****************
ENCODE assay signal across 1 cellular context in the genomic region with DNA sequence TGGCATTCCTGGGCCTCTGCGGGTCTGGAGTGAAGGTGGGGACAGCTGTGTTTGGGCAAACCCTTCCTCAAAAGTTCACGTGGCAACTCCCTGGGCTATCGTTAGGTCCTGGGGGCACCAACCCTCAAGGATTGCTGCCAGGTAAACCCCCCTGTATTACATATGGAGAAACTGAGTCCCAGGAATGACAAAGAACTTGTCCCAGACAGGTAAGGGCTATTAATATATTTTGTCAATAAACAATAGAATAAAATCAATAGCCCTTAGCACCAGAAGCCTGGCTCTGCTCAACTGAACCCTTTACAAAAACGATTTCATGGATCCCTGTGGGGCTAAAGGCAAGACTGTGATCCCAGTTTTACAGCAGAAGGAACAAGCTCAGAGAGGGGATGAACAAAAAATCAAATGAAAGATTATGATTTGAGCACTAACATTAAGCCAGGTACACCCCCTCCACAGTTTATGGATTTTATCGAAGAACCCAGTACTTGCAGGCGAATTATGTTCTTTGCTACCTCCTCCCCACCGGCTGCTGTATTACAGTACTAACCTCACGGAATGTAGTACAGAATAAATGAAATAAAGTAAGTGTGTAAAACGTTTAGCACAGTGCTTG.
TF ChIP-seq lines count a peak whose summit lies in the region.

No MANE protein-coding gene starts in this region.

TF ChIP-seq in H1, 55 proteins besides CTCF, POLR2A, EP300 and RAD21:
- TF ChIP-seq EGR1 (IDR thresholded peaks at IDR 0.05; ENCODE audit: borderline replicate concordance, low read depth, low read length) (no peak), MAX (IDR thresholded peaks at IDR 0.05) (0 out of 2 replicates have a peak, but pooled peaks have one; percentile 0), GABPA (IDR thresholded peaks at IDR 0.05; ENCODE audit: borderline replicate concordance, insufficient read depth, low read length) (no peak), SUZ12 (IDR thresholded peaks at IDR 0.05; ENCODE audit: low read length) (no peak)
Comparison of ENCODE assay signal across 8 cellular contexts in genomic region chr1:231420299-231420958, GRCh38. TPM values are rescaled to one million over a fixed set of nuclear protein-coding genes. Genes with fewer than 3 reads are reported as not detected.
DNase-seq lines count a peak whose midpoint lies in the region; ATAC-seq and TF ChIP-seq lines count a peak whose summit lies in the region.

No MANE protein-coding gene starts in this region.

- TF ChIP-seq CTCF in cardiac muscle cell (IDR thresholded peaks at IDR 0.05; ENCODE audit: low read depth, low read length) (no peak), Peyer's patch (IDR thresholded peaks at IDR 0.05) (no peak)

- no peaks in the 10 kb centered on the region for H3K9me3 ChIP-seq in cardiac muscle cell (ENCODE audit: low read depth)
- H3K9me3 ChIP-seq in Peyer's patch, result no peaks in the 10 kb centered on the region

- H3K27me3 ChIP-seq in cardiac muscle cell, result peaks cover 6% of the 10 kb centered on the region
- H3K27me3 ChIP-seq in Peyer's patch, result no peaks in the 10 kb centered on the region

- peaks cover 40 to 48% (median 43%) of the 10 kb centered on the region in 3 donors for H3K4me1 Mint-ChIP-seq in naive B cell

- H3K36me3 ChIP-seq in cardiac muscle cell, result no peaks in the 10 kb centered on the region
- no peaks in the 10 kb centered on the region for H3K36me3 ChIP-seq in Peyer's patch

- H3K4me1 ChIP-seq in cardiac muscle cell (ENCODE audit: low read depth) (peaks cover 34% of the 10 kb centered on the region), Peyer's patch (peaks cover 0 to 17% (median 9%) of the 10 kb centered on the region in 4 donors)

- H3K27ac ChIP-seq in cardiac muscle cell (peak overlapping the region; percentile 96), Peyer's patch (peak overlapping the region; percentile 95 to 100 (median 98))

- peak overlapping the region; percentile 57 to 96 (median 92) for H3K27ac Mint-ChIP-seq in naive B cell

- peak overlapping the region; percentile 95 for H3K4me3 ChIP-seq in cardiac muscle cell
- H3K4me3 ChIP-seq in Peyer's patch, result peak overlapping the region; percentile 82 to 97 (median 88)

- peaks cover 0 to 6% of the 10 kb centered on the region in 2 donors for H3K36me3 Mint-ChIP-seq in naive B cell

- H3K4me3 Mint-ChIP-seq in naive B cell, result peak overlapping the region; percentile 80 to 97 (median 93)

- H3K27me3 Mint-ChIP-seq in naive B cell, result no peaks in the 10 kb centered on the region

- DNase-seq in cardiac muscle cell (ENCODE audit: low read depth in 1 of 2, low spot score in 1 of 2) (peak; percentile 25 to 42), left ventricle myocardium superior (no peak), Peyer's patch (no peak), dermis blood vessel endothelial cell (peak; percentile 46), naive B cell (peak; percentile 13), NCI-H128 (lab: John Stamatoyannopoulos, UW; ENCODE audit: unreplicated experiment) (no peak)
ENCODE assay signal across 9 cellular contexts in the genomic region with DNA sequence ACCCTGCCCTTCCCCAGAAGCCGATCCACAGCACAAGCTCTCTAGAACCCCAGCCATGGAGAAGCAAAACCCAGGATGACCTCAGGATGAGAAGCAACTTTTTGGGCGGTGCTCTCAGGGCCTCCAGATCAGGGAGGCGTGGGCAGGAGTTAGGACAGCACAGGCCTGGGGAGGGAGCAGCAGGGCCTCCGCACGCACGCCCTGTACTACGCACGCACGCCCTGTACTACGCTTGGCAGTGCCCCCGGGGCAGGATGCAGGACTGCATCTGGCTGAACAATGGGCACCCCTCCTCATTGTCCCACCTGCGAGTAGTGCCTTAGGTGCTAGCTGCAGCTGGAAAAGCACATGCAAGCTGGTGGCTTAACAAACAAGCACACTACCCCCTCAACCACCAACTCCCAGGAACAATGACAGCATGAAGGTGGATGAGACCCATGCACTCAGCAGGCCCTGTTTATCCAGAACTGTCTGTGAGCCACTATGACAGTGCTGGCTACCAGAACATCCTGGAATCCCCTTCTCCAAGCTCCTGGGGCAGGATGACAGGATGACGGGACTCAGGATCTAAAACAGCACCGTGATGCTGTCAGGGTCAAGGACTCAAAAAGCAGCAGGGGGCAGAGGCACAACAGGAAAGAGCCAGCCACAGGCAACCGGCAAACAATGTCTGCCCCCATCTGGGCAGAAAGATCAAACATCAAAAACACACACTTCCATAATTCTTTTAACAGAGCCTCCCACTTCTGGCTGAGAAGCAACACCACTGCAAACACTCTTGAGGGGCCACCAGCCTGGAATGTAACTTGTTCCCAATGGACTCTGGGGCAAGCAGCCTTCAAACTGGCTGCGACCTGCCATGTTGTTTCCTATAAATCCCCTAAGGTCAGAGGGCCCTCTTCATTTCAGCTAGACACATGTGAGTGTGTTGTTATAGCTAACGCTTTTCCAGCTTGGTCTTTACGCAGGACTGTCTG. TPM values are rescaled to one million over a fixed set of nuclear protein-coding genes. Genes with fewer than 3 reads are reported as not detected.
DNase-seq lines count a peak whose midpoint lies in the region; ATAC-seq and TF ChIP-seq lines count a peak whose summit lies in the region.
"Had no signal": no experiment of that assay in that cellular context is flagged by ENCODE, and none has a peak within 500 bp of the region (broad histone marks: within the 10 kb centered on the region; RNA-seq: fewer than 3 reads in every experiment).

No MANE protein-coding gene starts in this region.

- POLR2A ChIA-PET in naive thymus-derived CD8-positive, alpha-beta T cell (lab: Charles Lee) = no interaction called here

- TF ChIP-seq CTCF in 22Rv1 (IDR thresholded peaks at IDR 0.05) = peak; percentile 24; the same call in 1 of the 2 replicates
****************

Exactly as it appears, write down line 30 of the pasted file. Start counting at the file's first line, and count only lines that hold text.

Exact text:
- POLR2A ChIA-PET in naive thymus-derived CD8-positive, alpha-beta T cell (lab: Charles Lee) = no interaction called here